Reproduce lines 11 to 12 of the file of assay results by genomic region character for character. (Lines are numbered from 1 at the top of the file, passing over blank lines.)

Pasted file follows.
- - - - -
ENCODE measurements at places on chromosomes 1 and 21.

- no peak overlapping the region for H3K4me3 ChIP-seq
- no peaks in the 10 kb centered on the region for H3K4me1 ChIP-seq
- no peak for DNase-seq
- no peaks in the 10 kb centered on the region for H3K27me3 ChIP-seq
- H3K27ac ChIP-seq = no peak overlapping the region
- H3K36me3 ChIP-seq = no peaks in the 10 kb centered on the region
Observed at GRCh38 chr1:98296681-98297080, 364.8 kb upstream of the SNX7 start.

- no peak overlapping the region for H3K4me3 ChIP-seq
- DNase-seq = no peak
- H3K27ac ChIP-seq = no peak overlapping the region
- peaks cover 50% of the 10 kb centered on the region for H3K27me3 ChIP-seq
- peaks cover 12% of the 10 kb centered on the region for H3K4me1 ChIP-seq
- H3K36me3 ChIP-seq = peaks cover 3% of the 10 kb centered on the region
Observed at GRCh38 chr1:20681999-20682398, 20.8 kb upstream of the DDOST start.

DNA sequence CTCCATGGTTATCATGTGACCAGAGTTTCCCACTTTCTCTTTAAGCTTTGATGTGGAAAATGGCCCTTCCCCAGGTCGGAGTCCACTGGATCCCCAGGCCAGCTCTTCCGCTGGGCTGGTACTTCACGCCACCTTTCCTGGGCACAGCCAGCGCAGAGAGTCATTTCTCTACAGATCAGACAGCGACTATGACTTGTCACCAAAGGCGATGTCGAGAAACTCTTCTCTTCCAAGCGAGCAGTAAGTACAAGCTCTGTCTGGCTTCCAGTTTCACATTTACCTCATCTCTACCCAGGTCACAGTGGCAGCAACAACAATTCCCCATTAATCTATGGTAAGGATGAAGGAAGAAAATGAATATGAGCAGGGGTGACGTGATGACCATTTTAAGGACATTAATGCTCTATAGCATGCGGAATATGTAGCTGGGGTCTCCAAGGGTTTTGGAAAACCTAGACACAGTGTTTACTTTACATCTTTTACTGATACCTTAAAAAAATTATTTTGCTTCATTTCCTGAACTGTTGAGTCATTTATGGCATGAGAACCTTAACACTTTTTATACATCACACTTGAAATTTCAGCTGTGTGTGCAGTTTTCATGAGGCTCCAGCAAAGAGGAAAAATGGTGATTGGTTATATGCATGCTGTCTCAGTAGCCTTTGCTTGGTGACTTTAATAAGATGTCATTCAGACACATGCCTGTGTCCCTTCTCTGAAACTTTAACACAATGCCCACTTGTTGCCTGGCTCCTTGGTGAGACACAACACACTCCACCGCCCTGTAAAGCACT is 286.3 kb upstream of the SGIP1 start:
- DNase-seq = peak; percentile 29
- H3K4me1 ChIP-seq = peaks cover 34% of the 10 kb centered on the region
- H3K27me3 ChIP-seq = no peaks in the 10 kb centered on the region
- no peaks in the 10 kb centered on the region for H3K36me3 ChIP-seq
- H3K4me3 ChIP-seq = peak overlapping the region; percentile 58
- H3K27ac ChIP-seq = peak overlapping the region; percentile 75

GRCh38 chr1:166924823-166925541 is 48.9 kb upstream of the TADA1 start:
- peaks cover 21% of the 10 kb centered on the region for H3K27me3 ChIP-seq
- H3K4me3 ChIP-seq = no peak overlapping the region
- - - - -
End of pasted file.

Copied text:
- H3K27ac ChIP-seq = no peak overlapping the region
- peaks cover 50% of the 10 kb centered on the region for H3K27me3 ChIP-seq